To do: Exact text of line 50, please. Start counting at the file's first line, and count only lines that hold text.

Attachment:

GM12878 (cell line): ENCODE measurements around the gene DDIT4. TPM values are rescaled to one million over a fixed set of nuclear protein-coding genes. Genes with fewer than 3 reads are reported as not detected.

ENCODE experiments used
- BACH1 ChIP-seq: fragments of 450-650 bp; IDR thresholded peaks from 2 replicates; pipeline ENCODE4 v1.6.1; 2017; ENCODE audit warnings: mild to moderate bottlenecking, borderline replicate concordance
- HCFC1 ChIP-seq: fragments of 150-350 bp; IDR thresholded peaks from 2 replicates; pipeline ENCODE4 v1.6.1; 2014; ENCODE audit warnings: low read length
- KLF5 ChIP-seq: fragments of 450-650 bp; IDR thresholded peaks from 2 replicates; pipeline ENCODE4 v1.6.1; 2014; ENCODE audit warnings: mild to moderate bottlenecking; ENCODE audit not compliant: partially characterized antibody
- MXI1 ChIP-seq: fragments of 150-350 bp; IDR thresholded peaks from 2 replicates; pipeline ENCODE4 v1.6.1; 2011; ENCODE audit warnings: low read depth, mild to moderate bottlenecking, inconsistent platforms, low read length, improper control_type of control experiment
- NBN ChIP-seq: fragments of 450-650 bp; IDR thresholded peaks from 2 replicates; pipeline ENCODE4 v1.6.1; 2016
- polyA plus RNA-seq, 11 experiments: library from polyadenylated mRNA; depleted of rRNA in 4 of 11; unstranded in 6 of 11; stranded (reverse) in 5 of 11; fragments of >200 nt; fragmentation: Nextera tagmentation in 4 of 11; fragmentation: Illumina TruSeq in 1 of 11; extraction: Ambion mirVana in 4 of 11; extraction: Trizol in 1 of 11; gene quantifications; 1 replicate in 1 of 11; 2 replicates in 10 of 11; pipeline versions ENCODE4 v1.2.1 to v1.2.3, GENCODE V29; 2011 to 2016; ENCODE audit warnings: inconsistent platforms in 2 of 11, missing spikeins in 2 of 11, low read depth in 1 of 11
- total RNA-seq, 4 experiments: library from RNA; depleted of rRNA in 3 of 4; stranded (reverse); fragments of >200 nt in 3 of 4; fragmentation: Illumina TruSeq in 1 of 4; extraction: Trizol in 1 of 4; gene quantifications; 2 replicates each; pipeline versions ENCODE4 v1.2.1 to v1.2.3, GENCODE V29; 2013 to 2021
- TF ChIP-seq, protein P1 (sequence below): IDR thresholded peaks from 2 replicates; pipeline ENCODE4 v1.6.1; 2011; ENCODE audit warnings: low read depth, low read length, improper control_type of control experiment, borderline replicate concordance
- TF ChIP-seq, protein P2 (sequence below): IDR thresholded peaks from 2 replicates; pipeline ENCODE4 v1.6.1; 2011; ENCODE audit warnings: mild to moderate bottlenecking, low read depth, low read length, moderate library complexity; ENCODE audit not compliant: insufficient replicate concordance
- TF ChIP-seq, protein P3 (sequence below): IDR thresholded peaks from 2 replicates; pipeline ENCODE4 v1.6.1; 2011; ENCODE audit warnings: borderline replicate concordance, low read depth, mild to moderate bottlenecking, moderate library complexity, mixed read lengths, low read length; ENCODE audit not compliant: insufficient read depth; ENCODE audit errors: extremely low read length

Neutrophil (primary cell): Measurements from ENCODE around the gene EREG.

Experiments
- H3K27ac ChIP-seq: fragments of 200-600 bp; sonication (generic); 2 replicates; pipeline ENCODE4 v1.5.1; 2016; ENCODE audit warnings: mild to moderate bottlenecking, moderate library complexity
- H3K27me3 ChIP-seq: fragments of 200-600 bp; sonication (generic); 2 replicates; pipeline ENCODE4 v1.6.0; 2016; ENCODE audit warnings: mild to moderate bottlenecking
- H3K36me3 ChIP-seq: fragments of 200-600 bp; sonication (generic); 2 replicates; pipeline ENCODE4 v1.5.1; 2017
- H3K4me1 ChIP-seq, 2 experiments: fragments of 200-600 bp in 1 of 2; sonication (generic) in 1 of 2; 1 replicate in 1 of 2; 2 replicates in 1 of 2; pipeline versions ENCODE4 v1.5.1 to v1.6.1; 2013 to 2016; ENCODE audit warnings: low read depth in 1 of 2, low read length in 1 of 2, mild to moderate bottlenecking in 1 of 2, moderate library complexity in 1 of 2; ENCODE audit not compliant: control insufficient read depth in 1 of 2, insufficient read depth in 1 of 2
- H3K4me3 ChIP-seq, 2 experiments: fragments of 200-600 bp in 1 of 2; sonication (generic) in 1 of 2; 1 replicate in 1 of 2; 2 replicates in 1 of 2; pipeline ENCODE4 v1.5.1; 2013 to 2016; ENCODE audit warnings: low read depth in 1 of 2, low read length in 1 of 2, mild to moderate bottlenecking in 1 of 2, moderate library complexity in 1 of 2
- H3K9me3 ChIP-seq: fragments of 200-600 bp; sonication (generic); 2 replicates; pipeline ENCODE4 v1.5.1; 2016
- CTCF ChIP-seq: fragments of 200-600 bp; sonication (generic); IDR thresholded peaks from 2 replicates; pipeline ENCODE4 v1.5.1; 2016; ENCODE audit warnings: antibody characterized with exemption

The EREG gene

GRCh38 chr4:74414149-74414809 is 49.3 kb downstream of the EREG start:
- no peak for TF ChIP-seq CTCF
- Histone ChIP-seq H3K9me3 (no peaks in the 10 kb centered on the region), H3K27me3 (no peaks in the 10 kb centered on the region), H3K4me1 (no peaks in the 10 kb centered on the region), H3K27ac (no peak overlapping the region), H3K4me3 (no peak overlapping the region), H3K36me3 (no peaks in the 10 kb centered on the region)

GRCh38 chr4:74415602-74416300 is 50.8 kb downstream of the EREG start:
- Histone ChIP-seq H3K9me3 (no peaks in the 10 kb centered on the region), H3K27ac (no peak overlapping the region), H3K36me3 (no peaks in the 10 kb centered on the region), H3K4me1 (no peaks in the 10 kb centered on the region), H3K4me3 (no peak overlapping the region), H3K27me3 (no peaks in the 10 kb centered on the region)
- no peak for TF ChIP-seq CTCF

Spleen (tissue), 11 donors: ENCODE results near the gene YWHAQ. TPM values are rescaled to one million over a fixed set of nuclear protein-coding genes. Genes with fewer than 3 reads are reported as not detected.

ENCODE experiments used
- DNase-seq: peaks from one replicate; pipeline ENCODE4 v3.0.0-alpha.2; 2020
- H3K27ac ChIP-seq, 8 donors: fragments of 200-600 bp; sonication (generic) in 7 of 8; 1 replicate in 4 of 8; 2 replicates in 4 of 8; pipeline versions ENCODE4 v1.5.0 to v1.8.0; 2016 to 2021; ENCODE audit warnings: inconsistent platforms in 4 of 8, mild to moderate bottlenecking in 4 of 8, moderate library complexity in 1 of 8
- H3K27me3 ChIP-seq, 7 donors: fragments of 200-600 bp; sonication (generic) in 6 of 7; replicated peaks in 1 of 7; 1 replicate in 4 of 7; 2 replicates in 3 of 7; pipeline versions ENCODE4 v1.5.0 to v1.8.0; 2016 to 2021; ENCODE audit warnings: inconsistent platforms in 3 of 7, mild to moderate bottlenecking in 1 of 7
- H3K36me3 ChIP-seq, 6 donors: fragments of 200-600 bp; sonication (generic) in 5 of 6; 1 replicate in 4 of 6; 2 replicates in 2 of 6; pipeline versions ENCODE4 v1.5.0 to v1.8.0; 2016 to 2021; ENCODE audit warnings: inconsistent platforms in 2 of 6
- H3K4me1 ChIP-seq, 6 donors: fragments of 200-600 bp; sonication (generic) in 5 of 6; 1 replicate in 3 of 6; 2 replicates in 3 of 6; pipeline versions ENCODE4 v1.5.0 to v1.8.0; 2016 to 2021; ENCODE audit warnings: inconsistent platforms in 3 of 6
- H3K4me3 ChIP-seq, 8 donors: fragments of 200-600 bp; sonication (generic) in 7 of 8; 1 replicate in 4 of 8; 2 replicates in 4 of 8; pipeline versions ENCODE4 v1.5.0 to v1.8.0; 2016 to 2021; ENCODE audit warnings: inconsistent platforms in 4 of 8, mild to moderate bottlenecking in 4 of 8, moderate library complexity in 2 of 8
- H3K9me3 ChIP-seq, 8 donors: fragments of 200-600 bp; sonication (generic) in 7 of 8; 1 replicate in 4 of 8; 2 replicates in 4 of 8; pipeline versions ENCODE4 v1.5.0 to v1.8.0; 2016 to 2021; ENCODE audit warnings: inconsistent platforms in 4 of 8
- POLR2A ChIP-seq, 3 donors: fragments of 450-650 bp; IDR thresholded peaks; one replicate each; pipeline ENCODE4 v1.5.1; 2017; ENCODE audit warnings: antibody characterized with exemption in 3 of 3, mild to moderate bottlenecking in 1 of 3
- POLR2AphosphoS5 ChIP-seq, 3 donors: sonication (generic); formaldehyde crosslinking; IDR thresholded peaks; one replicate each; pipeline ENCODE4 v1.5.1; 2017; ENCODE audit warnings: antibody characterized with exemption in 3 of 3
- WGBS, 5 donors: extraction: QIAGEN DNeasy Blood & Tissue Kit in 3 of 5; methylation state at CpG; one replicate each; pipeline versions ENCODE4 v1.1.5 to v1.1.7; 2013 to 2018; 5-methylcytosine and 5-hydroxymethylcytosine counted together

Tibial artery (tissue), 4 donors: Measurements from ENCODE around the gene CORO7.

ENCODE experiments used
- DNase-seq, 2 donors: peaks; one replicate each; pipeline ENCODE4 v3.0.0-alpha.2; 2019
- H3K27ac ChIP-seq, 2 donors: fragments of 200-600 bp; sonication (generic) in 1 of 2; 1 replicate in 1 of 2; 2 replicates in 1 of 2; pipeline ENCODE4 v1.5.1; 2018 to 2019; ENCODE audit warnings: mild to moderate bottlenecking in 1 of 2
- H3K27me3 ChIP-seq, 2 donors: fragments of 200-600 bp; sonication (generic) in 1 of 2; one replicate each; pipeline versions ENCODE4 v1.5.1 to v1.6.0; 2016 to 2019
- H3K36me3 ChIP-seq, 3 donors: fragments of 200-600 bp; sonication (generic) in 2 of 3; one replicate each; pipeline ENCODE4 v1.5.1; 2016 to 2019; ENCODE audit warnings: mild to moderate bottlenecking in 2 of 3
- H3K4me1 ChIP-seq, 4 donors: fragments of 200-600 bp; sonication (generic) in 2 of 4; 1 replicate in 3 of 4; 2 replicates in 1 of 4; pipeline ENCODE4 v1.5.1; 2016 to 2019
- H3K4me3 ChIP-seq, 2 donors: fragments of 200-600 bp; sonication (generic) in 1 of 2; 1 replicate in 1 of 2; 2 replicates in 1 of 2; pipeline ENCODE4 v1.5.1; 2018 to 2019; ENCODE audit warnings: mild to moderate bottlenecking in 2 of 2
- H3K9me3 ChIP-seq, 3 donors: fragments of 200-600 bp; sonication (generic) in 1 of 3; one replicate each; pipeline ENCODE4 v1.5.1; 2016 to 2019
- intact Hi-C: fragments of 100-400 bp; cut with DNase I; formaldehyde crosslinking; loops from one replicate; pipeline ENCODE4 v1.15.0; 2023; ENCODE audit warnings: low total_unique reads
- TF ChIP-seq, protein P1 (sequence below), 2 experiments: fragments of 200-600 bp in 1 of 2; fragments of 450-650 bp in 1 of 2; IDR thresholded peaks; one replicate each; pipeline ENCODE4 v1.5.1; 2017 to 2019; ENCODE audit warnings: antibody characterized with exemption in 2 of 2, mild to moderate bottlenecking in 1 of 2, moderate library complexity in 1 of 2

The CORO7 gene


- intact Hi-C: fragments of 100-400 bp; cut with DNase I; formaldehyde crosslinking; loops from one replicate; pipeline ENCODE4 v1.15.0; 2023; ENCODE audit warnings: low total_unique reads